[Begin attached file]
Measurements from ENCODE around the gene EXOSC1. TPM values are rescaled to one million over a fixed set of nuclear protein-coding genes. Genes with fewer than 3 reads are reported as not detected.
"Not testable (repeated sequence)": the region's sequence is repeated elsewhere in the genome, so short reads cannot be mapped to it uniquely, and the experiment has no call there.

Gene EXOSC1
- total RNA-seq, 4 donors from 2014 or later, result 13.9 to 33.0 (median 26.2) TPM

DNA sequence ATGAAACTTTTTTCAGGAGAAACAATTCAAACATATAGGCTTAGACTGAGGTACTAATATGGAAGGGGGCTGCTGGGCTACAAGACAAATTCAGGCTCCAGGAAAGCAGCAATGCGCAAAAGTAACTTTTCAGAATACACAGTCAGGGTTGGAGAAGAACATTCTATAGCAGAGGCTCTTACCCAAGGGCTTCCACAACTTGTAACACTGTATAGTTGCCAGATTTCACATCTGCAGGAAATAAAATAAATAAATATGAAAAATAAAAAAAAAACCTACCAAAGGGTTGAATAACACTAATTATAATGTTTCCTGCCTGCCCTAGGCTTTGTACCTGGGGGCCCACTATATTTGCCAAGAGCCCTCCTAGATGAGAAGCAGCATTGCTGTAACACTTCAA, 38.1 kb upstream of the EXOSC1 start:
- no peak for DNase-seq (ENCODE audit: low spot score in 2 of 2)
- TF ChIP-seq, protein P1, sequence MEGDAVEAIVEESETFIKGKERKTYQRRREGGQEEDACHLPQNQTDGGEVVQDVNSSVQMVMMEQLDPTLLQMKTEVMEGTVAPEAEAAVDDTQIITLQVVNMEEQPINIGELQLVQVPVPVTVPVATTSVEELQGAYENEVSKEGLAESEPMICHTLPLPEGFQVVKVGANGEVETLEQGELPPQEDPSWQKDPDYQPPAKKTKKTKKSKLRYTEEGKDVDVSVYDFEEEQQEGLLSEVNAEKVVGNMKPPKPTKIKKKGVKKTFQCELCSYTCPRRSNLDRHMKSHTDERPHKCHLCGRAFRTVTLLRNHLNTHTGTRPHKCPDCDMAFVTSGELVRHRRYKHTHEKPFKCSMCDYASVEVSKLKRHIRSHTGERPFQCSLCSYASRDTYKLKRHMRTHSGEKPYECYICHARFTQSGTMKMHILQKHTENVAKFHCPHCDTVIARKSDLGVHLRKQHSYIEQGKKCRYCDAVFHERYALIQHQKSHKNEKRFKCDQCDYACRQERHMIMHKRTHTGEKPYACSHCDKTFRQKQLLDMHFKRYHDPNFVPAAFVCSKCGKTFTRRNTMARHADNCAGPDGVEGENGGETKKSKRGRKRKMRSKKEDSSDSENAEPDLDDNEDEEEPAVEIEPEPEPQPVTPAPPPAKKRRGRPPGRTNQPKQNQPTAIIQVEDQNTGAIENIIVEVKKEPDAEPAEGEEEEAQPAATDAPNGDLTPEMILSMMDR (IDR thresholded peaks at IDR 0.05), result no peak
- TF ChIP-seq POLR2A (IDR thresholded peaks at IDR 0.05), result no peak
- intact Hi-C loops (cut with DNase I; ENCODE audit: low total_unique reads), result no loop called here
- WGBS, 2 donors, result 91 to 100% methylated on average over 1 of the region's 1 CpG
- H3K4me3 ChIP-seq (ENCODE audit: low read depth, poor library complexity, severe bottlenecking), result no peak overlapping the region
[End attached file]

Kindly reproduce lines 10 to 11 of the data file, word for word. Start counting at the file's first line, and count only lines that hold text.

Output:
- WGBS, 2 donors, result 91 to 100% methylated on average over 1 of the region's 1 CpG
- H3K4me3 ChIP-seq (ENCODE audit: low read depth, poor library complexity, severe bottlenecking), result no peak overlapping the region